Saving Grace (2000 film)

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Saving Grace
Saving Grace.jpg
Theatrical release poster
Directed by Nigel Cole
Produced by Mark Crowdy
Xavier Marchand
Cat Villiers
Written by Mark Crowdy
Craig Ferguson
Starring Brenda Blethyn
Craig Ferguson
Music by Mark Russell
Cinematography John de Borman
Edited by Alan Strachan
Distributed by 20th Century Fox (UK)
Fine Line Features (USA)
Release dates
  • 19 May 2000 (2000-05-19)
Running time 93 minutes
Country United Kingdom
Language English
Budget £4 million[1]
Box office £29,360,046[1]

Saving Grace is a 2000 British comedy film, directed by Nigel Cole and based on a screenplay by Mark Crowdy and Craig Ferguson. It was co-produced by Fine Line Features, Homerun Productions, Portman Entertainment, Sky Pictures, and Wave Pictures and filmed in London and the villages of Boscastle and Port Isaac in Cornwall, England, starring Brenda Blethyn, Craig Ferguson, and Martin Clunes, among others. Distributed by 20th Century Fox in major territories, the film premiered at the 2000 Sundance Film Festival, where it won Cole the Audience Award for World Cinema.[2]

Critical reaction to the film was generally positive and it received favorable notice for an independent British comedy film, eventually grossing $24,325,600 worldwide, following its theatrical release in the United States.[1] In addition, the picture was awarded by the Norwegian International Film Festival and the Munich Film Festival, also spawning a BAFTA Award nomination for Crowdy,[2] and ALFS Award, Golden Globe and Satellite Award nominations for Blethyn and her performance.[2]

Plot[edit]

After being unexpectedly widowed, respectable and reserved housewife Grace Trevethyn (Brenda Blethyn) discovers that her late husband ran up significant debts and left her facing foreclosure and numerous repossessions. Well liked around Port Isaac, the coastal fishing town she lives in, Grace is given emotional support by the town's inhabitants, particularly her loyal, pot-smoking gardener Matthew Stewart (Craig Ferguson), his girlfriend and the town's fisherwoman Nicky (Valerie Edmond), and their friend Dr Martin Bamford (Martin Clunes). Despite wanting to help Grace, none of the residents are able to find a way to get her out of her dire situation.

Eventually Grace's financial situation reaches the point where she is unable to pay Matthew, but the gardener steadfastly insists that he will continue taking care of her property. In exchange he asks Grace to take a look at some plants he is having difficulty cultivating, as Grace's remarkable talent with horticulture is well known throughout town. Arriving that evening to examine the plants, Grace is surprised to discover a sickly-looking grove of marijuana. Despite her initial disgust at Matthew's actions, Grace nevertheless takes one of the plants back to her home, unable to leave a "sick plant" unattended. Within 24 hours she is able to not only restore the plant to health, but has it producing small buds, much to Matthew's amazement.

Grace's life is further disrupted when a property appraiser arrives at her home, informing her that it is forcibly being put up for auction. She later learns that her husband's debts were worse than she thought, totaling more than £300,000, most owed to Rampton's, a London investment firm. The next day Grace asks Matthew the approximate value of the marijuana plant she rescued; when he informs her that, "ounce-for-ounce the really good stuff's worth more than gold," she proposes a partnership. Matthew will help her grow and sell marijuana, and after accumulating enough cash to pay off her debts the rest will be split evenly. Matthew accepts, and that evening returns to Nicky, eager to share the good news. Nicky is less than pleased, convinced the plan is reckless and fearing that Matthew will be caught and arrested. Now unsure of her relationship with him, Nicky holds off on telling Matthew that she has just discovered she is pregnant.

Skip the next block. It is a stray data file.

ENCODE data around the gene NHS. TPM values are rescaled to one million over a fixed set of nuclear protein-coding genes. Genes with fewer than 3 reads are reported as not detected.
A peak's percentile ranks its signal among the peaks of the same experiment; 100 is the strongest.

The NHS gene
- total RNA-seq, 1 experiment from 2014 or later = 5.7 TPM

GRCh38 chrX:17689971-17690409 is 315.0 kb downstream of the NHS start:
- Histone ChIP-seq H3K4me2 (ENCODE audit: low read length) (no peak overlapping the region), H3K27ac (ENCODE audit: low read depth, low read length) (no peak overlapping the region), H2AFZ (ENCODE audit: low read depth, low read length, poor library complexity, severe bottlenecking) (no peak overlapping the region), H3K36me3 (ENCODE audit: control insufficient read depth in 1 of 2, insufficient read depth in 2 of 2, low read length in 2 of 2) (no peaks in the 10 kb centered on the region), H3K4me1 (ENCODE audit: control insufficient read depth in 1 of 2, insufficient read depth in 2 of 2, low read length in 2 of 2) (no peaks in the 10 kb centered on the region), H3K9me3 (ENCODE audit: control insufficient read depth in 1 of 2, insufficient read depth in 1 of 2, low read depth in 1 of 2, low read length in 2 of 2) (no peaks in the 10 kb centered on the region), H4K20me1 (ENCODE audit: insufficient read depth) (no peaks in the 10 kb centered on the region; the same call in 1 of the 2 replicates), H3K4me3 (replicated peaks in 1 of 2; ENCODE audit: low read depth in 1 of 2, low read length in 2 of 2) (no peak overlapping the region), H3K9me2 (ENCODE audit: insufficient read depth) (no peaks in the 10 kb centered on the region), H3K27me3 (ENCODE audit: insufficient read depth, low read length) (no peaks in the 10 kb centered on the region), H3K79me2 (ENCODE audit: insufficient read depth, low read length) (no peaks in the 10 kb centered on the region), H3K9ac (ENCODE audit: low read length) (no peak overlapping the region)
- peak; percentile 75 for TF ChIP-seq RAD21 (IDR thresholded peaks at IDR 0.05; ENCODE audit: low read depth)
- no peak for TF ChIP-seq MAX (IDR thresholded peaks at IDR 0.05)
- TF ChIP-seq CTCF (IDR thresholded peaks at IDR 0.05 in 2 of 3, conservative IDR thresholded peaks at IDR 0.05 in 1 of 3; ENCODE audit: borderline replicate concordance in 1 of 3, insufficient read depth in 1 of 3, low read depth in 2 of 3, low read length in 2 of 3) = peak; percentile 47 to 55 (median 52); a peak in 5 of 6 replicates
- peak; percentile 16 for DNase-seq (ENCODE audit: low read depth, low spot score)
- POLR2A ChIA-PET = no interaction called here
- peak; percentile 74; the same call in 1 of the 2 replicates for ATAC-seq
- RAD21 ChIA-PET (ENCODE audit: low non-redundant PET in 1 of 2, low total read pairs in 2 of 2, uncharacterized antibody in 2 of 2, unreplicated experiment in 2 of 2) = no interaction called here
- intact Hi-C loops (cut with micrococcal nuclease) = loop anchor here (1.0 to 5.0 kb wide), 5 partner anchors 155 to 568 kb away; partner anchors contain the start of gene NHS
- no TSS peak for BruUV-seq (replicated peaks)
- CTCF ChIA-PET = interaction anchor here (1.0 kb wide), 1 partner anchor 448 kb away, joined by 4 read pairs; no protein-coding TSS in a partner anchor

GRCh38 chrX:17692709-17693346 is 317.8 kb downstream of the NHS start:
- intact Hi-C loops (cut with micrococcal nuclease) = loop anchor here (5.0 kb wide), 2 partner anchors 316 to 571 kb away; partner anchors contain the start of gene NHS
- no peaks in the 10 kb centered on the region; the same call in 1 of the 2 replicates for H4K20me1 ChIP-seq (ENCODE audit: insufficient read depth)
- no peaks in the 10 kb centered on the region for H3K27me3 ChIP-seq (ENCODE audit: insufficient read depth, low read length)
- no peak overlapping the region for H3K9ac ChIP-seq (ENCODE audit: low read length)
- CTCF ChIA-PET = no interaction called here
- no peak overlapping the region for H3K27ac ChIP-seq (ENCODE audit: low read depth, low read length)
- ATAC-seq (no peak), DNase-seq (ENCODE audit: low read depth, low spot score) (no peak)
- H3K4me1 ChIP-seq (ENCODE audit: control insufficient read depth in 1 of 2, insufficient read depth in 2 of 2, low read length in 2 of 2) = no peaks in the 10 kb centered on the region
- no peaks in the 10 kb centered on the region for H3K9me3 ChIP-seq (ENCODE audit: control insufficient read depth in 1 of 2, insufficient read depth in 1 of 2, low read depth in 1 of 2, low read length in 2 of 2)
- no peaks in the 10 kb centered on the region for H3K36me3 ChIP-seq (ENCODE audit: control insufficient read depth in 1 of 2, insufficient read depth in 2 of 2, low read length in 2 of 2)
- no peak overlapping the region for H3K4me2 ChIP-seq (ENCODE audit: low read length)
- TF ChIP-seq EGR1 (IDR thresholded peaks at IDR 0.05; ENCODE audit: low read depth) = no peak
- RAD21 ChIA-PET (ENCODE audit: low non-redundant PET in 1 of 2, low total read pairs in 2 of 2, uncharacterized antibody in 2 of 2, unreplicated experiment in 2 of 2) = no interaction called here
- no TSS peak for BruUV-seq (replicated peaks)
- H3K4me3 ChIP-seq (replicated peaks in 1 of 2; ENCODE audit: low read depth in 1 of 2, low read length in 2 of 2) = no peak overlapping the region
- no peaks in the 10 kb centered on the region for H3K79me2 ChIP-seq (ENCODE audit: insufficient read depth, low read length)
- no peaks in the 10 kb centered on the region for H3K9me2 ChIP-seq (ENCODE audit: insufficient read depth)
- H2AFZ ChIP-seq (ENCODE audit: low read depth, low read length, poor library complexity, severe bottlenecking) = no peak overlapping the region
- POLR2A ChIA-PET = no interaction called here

Grace and Matthew quickly start up a large and successful hydroponic grow operation in Grace's greenhouse. Sometime after Grace meets Honey Chambers (Diana Quick) placing flowers at her husband's grave, the act confirming her long-held suspicion that her husband was having an affair, based on letters he tried to have her send to an address in London. The next day she asks Matthew to guide her in smoking pot for the first time, and thoroughly enjoys the experience. While the two are high, Matthew asks her what made her decide to grow marijuana; Grace cryptically replies with Honey's London address.

As the time to harvest the marijuana approaches Grace has a chance encounter with Nicky, whose evasion of her makes her curious. The two finally talk, and Nicky asks Grace to ensure that her boyfriend won't get arrested. Moved by Nicky's plea, Grace tells Matthew that he won't be going to London to find a buyer, and subsequently sneaks off there herself. Grace's efforts to locate a dealer prove unsuccessful, and she ultimately has to be rescued from a police station by Honey after venturing into a seedy pub. At Honey's home, Grace manages to convince the other woman to call her dealer, Vince (Bill Bailey), to try and sell the marijuana. Vince is impressed by the quality, but lacks the money necessary to buy the full 20 kilograms Grace is offering. After some pleading, Vince agrees to take the two women to someone who has enough money. Back in Port Isaac, Matthew discovers that Grace has gone to London from Dr Bamford, and follows her to Honey's house accompanied by Bamford, remembering the London address Grace told him earlier. The two arrive in time to see Vince, Honey, and Grace leave, and follow.